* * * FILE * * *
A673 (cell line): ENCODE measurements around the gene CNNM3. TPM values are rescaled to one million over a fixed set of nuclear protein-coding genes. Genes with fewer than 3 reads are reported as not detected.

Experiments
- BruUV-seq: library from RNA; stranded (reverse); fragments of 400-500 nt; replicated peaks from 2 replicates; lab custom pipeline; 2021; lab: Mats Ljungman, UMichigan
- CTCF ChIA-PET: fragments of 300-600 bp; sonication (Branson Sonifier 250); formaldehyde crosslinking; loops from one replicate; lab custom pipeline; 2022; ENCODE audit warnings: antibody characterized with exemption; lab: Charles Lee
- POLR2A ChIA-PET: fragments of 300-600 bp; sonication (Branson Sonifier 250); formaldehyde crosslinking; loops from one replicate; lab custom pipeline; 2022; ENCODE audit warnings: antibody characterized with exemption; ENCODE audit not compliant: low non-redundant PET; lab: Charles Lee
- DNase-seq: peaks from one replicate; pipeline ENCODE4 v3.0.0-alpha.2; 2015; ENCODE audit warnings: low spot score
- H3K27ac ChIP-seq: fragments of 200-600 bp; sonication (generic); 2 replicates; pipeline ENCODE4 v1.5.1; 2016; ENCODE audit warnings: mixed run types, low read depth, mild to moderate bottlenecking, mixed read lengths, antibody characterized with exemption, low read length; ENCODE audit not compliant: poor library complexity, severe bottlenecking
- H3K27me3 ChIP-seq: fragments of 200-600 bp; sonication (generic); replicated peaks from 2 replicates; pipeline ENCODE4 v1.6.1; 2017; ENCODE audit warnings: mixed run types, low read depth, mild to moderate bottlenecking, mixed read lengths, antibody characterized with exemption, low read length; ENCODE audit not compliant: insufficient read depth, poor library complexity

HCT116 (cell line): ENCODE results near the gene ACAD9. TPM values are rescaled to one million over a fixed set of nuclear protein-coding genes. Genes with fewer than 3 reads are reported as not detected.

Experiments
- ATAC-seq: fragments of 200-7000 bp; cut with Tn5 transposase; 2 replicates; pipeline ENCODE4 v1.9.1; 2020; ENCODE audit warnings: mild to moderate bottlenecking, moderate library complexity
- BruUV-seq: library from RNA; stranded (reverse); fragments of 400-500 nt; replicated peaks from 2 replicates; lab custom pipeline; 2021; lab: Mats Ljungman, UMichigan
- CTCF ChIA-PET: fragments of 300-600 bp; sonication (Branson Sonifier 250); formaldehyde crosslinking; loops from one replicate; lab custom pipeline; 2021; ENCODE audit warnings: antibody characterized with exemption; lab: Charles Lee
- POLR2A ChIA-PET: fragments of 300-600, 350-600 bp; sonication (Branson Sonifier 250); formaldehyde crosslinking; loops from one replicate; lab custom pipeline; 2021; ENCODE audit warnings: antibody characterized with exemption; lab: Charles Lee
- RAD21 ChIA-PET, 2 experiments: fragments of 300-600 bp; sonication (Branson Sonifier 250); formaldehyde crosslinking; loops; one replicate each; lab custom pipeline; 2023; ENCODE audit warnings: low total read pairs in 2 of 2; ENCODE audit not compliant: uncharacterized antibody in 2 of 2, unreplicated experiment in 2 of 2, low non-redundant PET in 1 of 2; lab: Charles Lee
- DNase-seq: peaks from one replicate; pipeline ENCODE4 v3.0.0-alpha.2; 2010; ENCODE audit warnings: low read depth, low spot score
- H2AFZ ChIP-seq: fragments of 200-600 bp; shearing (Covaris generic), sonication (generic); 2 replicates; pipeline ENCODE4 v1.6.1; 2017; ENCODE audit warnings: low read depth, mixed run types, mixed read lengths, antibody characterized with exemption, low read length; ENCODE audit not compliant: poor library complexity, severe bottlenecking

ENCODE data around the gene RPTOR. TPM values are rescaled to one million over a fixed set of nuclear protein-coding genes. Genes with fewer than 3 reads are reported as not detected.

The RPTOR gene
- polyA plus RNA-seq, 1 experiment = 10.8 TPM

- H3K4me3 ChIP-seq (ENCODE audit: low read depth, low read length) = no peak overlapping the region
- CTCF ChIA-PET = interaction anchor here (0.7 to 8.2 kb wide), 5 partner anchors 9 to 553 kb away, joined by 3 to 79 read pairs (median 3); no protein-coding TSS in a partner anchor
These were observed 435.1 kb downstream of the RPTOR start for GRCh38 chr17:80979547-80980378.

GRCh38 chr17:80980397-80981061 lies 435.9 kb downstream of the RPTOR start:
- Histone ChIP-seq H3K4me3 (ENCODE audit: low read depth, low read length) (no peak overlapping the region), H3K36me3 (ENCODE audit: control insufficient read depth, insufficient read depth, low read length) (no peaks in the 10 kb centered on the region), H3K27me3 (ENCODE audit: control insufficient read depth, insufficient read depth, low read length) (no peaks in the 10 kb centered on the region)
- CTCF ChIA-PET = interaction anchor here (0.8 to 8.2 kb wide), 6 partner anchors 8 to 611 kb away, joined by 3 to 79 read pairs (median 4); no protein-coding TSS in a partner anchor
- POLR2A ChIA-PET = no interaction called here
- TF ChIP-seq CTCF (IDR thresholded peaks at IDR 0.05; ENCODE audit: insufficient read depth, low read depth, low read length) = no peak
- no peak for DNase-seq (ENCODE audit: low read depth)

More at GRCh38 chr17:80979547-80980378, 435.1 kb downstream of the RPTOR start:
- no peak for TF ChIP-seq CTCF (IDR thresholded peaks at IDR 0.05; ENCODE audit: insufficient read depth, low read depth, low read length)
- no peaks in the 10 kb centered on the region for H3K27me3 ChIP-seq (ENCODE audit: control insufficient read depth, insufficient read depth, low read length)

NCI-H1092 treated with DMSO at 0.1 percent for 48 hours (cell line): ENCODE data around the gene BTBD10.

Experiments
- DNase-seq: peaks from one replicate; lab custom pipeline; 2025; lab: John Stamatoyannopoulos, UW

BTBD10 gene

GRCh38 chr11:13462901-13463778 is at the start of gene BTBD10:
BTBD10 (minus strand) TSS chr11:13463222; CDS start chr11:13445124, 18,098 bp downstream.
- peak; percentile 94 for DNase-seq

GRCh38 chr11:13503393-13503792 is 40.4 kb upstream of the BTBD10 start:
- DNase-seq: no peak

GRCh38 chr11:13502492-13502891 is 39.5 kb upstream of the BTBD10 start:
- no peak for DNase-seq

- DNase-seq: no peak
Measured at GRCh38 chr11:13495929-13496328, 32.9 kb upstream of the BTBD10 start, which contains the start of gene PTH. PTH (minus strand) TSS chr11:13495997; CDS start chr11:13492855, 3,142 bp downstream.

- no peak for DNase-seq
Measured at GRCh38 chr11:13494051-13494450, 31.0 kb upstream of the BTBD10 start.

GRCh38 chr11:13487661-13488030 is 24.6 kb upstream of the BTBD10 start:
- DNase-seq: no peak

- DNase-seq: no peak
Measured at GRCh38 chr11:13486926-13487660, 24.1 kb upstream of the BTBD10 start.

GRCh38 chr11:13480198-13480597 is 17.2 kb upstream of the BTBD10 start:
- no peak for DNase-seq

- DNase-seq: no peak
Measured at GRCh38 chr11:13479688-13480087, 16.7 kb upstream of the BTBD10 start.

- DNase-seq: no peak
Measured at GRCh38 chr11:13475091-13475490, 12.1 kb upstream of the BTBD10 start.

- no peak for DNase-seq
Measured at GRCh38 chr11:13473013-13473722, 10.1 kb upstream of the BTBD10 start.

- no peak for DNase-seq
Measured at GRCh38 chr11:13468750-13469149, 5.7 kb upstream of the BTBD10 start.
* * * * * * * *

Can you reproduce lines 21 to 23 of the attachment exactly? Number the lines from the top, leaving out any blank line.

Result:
- H3K4me3 ChIP-seq (ENCODE audit: low read depth, low read length) = no peak overlapping the region
- CTCF ChIA-PET = interaction anchor here (0.7 to 8.2 kb wide), 5 partner anchors 9 to 553 kb away, joined by 3 to 79 read pairs (median 3); no protein-coding TSS in a partner anchor
These were observed 435.1 kb downstream of the RPTOR start for GRCh38 chr17:80979547-80980378.